Over 25 years into his career, Eminem’s impact on the culture has been immeasurable and wide-reaching, inspiring millions of fans globally as well as challenging outdated stereotypes. Half composed and matured, half unhinged, vulgar and playful, Eminem is in a league of his own in terms of lyricism and flow, and arguably regarded as the greatest rapper of all time in certain unbiased circles. His history, however, is plagued with controversy, hurdles and challenges, with each and every one of his albums reflecting his headspace at the time.
Eminem began rapping in middle school, mimicking LL Cool J and other big names through primitive raps in a humble beginnings story, eventually dropping out of high school after failing ninth grade repeatedly and jumping feet first into the local freestyle rap scene. After years of grind, he released his two debut albums in ‘96 and ‘99 respectively, with the latter being a Grammy-award winning – Best Rap Album and Best Rap Solo Performance, no less – masterpiece.
The success wasn’t at all short lived either. Despite a $10 million defamation lawsuit from his mother in 1999 – which came about as a result of Em labelling her as a drug-addict – and a failing marriage which went on to end promptly, Slim Shady released The Marshall Mathers LP, which included hits like “The Real Slim Shady” and “Stan”. The album also featured many more disturbing songs featuring an insight into what was an unhinged, deranged headspace, with one song “Bonnie & Clyde” rapping about a man killing his wife, just before the rapper’s own relationship reached its climax. Once again, he won a Grammy for Best Rap Album, and went on to perform with the legendary Elton John in one of the most iconic Grammy performances of all time.
In the late 90’s and early 00’s, Em was a white man in a black man’s game. Yes, he was showcasing every piece of prerequisite talent needed to make it big in music, but the color of his skin was always a source of controversy. This, in combination with the often dark and violent lyrics from alter ego Slim Shady, drew a lot of negative energy. This prompted industry-wide confusion when he was signed to Dr. Dre’s label Aftermath. Defending his decision to sign the newcomer, Dre said “I got a couple of questions from people around me, you know, ‘He’s got blue eyes, he’s a white kid.’ But I don’t give a f–k if you’re purple: If you can kick it, I’m working with you.” Moving onwards – and massively upwards – Em became a figurehead for the rap scene, with every release and project being critically acclaimed and hugely successful. He featured in 8 Mile, a movie telling his life story, with the film opening eyes as to how hard his life had actually been. He began to open eyes across America, changing prejudices and showing that rap was for everyone.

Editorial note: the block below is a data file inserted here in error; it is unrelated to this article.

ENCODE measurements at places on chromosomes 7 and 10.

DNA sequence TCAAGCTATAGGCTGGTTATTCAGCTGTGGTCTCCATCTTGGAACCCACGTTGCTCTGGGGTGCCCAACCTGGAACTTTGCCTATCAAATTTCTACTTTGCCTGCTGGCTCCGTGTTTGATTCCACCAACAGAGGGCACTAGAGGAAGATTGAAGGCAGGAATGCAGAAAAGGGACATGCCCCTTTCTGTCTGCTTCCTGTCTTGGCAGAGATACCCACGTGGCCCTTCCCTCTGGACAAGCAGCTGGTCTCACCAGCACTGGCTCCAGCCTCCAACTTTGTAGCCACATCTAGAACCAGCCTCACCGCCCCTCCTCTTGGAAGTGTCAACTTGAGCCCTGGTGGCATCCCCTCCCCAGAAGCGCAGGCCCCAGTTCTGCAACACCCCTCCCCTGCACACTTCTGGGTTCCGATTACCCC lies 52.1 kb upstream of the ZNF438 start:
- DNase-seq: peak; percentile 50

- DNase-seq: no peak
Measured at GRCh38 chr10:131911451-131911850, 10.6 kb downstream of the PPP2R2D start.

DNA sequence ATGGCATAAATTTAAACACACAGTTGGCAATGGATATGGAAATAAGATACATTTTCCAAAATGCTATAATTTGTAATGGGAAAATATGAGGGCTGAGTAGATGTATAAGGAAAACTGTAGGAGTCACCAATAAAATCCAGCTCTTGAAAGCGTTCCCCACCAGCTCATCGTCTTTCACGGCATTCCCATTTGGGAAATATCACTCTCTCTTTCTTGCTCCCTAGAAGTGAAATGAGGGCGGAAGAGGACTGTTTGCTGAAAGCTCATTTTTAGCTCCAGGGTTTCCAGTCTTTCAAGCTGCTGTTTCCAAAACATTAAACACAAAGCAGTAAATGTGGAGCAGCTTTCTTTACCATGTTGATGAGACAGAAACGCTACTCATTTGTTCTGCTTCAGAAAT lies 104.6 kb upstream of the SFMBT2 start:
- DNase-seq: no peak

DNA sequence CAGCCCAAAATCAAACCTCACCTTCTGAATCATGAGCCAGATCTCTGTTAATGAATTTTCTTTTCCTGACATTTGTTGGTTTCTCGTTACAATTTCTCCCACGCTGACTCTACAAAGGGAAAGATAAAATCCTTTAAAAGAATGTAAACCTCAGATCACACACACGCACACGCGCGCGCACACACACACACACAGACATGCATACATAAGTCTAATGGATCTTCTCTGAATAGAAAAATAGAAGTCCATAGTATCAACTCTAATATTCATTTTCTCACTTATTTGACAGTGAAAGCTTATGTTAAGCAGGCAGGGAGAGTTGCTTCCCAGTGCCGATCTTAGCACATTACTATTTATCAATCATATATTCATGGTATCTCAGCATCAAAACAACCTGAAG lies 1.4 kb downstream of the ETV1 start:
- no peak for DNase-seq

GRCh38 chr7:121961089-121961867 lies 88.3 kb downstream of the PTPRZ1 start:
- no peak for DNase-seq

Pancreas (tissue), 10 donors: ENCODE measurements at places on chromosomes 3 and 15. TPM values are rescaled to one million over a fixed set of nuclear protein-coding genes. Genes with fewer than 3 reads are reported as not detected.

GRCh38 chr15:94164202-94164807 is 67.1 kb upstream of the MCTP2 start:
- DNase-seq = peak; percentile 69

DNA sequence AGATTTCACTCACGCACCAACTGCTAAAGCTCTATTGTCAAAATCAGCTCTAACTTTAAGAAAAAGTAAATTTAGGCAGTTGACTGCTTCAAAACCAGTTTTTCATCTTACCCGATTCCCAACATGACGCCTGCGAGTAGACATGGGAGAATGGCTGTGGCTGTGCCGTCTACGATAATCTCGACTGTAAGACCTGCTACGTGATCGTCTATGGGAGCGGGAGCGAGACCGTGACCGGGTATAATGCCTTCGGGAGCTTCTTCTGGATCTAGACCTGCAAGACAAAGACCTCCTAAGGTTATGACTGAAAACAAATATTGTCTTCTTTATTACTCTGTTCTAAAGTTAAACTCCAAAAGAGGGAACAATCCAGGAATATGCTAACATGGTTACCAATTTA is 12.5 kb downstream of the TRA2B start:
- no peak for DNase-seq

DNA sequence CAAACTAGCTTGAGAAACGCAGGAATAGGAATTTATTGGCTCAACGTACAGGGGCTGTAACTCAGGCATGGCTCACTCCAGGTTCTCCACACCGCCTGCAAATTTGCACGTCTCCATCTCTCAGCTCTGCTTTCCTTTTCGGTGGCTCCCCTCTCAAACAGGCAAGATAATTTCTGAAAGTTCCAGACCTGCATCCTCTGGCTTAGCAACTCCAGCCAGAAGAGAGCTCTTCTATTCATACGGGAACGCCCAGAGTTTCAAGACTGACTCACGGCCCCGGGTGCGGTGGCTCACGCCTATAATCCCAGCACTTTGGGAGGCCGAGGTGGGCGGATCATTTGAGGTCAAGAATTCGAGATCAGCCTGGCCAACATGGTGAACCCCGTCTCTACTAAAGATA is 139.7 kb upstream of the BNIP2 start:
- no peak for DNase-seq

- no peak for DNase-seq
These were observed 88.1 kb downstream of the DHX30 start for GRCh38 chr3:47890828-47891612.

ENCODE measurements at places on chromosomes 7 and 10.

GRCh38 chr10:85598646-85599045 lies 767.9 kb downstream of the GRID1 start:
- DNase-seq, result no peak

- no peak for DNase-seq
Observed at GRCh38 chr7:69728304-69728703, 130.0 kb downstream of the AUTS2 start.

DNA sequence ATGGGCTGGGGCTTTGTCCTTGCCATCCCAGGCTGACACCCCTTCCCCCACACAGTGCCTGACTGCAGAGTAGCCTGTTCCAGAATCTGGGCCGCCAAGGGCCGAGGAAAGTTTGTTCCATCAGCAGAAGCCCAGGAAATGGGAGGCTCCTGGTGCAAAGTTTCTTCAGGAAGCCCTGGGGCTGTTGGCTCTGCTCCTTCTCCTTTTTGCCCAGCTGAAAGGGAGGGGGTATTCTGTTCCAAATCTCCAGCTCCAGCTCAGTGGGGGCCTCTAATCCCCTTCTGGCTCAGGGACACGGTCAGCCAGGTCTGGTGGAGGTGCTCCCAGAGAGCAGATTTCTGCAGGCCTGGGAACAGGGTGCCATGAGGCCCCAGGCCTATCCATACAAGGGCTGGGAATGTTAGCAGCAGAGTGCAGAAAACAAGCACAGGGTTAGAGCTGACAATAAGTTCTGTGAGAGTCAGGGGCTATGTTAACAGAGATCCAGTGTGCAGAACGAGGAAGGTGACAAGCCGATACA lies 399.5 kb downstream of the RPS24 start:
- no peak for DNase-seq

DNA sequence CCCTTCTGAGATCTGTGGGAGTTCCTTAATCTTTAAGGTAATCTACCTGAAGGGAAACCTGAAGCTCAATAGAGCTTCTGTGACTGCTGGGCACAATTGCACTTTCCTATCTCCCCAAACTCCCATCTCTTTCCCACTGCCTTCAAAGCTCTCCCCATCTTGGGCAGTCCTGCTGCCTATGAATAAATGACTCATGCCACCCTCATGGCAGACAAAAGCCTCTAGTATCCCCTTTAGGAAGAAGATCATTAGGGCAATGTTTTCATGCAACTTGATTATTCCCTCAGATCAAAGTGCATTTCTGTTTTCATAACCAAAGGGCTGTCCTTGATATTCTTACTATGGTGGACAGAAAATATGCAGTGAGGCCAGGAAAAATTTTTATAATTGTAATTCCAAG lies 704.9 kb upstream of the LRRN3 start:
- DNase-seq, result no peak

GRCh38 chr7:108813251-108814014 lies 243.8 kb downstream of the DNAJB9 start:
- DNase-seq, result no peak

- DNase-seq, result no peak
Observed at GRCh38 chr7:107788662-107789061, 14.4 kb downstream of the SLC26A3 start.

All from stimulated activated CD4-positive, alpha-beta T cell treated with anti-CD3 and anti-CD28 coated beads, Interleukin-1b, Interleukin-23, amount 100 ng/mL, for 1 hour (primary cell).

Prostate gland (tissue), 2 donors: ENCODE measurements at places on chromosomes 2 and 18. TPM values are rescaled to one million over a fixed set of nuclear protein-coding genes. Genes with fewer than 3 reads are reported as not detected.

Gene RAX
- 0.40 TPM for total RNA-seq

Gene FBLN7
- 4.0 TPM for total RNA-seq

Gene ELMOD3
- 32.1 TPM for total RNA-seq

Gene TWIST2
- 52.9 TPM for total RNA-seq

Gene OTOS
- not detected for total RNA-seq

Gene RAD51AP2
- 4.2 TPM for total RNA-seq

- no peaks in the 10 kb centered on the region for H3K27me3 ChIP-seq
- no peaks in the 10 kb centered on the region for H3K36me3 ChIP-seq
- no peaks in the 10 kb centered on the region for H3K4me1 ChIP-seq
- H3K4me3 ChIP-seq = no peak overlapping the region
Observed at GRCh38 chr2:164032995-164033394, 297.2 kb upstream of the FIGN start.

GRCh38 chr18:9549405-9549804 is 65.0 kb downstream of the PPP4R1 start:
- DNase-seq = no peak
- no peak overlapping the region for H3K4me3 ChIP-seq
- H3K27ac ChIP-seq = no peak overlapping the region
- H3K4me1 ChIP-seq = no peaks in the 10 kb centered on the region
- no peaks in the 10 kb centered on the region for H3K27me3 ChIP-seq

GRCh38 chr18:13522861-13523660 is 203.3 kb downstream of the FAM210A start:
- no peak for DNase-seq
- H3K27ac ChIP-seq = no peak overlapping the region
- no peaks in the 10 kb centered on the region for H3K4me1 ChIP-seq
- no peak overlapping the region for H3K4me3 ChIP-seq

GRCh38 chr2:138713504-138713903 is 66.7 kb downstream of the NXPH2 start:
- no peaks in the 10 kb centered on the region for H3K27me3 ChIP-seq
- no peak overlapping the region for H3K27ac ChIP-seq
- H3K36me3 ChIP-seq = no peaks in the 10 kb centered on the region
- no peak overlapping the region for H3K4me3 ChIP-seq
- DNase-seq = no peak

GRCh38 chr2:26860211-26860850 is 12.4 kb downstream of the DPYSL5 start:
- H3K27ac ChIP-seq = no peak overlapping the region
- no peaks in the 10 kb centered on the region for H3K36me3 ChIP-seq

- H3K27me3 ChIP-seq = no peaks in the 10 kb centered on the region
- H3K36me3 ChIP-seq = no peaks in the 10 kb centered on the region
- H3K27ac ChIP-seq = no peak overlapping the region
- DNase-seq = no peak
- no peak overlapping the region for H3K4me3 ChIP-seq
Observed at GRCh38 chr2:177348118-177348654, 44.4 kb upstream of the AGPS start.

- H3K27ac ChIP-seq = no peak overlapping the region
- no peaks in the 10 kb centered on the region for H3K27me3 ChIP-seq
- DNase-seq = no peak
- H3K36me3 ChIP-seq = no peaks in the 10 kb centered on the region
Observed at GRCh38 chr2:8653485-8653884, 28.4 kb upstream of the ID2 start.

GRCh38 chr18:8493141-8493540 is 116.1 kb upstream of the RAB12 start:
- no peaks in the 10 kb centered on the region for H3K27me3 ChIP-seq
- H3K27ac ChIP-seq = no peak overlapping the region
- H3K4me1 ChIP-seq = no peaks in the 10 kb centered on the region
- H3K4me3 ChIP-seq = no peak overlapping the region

Just as everything was going up, and his ascension to superstardom seemed cemented, he became addicted to prescription pills. “I was taking so many pills that I wasn’t even taking them to get high anymore,” he told Rolling Stone in 2011. “I was taking them to feel normal. Not that I didn’t get high. I just had to take a ridiculous amount. I want to say in a day I could consume anywhere from 40 to 60 Valium. And Vicodin… maybe 20, 30? I don’t know. I was taking a lot of sh-t.” After a life-threatening overdose in ‘06, he went to rehab, got clean and, in his own words, grew up. His comeback came by way of Relapse and Recovery, two studio albums which took Eminem straight back to the limelight. At this level of fame, Em introspectively reflected on his personality, saying to long term friend Elton John in interview “It might sound weird, given that I’m always trying to get people’s attention with my music, but I’m not an attention-seeker, when I’m not Eminem, and I’m just Marshall–it’s hard.”
He wouldn’t release any more music until Revival in 2017, which saw the star collaborate with Beyonce and Ed Sheeran among others. More recently, his status as the GOAT of rap was disputed by Machine Gun Kelly fans, as the pair fought it out in a long term beef. While his career has been turbulent, and laden with controversy, his influence and prominence is undeniable. What began in Detroit as a hobby alongside school went on to be a force to be reckoned with.